This last weekend, I attended a young professionals conference. As you can imagine, a large part of the conference was spent talking about leadership. One of the speakers was legendary basketball coach Dale Brown. One of the breakouts was entitled “Visionary Leadership”. I’ve also just started reading the book “Entreleadership” by Dave Ramsey. In all of those places, there are lots of buzzwords that describe leadership, and what a leader is.
Of course, this being a personal finance site, my mind couldn’t help but apply as much of it as possible to personal finance. When we think of our personal lives, we rarely apply the word leader to any aspect of it. We apply it to ourselves and others in our work and volunteer lives, but not our personal lives. Why not?
When it really comes down to it, we are the leader of our lives. We are the ones who apply the same principles that leaders apply to business and volunteer organizations to our lives. Or don’t. We try and become better leaders at work. We expect better leaders to lead us. But rarely do we try and become better leaders in our personal life.
Leading your Finances
Personal finance aren’t all that much different from a business and a business’ finances. We still have income coming in, expenses going out, and the profit left over. Unfortunately, for many, that’s where the parallels end. Let’s change that. Let’s apply some of those leadership principles to our lives. Specifically, let’s apply them to leading your finances.
Business leaders are always looking for ways to make their business and employees more efficient. Over the years, businesses have foregone the paper and pen and replaced them with computers. They’ve replaced old marketing tactics with websites and social media. Leading your finances means finding, and embracing, new ways to make your finances more efficient. Forego the old check and envelope method of paying your bills and sign up for bill-pay. Or automate your bill paying by setting them up for auto-pay. Find ways to save that also create income. Look into better rates at better banks. Learn about dividend investing. Learn about peer-to-peer lending.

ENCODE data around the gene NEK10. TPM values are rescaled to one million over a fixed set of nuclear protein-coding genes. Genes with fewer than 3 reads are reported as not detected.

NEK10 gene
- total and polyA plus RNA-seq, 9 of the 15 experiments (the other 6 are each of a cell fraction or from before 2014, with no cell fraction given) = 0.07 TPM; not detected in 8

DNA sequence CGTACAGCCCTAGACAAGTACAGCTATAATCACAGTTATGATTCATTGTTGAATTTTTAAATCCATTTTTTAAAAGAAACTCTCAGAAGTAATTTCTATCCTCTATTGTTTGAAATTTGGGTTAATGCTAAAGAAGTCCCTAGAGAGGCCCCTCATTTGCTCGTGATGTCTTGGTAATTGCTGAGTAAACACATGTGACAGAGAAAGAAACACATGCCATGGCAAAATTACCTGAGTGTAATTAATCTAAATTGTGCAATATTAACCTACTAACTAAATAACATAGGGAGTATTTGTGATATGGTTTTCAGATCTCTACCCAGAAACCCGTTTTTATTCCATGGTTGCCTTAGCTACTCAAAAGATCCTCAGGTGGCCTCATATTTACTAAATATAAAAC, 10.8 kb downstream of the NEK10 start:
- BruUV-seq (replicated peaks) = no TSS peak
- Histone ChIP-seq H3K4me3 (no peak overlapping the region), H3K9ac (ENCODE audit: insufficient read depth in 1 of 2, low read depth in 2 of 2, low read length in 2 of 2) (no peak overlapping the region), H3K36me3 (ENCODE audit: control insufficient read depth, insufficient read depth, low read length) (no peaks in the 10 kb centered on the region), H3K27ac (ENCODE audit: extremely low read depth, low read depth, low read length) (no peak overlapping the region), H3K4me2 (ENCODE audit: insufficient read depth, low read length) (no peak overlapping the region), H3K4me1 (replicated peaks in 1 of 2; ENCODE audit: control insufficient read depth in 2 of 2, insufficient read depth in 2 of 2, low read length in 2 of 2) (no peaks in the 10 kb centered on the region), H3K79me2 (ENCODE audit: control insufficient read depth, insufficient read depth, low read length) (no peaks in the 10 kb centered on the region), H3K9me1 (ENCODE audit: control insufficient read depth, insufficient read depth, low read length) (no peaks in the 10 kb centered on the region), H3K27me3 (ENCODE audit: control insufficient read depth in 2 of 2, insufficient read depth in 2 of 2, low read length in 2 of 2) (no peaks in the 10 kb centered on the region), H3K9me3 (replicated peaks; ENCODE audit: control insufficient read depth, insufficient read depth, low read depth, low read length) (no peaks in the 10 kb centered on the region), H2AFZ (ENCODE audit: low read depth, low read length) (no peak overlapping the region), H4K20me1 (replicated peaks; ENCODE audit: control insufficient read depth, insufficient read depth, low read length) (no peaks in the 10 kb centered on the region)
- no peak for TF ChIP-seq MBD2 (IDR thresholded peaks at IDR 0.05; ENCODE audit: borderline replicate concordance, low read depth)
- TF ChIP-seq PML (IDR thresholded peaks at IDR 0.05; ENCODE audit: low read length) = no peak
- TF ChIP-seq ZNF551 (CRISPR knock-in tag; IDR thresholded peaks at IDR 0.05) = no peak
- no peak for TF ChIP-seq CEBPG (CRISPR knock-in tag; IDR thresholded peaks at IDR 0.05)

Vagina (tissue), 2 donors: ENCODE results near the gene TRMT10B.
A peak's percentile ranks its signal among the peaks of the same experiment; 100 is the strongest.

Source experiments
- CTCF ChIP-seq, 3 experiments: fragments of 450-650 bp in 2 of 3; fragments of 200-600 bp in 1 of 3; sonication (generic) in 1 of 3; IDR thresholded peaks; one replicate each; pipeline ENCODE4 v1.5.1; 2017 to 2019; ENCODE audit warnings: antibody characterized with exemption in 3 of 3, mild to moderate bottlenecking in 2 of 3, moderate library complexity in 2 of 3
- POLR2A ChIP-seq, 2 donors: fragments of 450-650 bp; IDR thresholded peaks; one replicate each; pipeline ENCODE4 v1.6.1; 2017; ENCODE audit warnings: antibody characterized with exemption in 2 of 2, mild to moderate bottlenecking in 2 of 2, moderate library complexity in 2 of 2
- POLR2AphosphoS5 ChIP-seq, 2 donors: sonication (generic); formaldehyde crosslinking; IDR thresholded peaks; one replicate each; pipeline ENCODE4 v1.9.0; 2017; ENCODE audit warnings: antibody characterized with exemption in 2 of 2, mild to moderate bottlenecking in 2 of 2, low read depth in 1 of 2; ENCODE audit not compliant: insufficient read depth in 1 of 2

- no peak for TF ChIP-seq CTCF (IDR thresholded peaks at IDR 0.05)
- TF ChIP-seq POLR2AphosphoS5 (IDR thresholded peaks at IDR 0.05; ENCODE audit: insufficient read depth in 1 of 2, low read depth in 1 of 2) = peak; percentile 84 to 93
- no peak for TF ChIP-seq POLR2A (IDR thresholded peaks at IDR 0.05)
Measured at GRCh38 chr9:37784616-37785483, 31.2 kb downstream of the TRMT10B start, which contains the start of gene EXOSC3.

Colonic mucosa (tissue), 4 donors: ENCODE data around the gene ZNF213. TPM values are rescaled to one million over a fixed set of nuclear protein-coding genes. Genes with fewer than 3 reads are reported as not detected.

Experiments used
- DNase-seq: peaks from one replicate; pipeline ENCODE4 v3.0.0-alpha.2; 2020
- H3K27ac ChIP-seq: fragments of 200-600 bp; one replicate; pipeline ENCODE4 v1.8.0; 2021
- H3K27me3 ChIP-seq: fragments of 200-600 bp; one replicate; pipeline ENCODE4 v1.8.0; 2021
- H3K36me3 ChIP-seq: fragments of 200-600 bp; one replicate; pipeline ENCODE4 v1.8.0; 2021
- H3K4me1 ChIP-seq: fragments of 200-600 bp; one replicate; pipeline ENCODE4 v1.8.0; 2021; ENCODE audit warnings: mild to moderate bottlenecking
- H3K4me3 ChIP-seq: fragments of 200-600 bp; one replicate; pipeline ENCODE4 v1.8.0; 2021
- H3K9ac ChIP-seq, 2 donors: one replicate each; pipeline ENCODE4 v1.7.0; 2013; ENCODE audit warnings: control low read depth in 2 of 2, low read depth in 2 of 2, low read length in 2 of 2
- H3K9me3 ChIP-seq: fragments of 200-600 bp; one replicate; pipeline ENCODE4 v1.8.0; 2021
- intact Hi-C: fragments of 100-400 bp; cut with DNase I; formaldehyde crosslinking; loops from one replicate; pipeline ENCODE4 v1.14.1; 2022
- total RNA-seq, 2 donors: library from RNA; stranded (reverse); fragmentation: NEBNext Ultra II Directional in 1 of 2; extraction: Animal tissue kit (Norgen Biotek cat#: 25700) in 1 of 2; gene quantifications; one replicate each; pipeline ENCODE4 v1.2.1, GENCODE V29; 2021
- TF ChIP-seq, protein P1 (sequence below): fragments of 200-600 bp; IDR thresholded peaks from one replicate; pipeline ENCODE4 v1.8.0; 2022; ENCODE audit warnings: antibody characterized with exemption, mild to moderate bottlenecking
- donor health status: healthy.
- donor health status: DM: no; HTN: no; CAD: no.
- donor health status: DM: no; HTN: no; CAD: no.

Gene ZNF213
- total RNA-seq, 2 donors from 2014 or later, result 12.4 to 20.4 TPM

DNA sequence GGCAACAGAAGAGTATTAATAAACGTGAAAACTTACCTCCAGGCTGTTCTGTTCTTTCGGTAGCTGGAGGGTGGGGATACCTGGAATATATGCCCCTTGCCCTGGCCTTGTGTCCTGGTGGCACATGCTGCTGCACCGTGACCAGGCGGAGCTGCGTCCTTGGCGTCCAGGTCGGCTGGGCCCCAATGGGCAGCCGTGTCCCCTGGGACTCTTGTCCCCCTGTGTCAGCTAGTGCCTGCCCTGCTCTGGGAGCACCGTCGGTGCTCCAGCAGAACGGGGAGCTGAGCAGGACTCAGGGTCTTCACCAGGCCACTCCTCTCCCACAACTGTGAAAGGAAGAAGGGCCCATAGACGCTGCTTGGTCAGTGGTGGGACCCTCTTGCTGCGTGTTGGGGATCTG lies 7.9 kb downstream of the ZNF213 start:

Financial Opportunity Seeking
Many of today’s biggest and brightest businesses wouldn’t even exist today if their leaders hadn’t been continually opportunity seeking. If all Apple still made was computers, it wouldn’t be the multi-billion dollar company that it is today. If Steve Jobs hadn’t seen the opportunity in the iPhone, iPod, and iPad, they’d be just another company making computers. Apply the same to your finances. Peer-to-peer lending hasn’t always been what it is today. There was a time where it was still a fledgling opportunity. A small percentage, relatively, of the population saw the benefit of it as an investing avenue, and, for most, their finances are the better for it. Be open to services and products that can help you make your finances better.
Continual Financial Improvement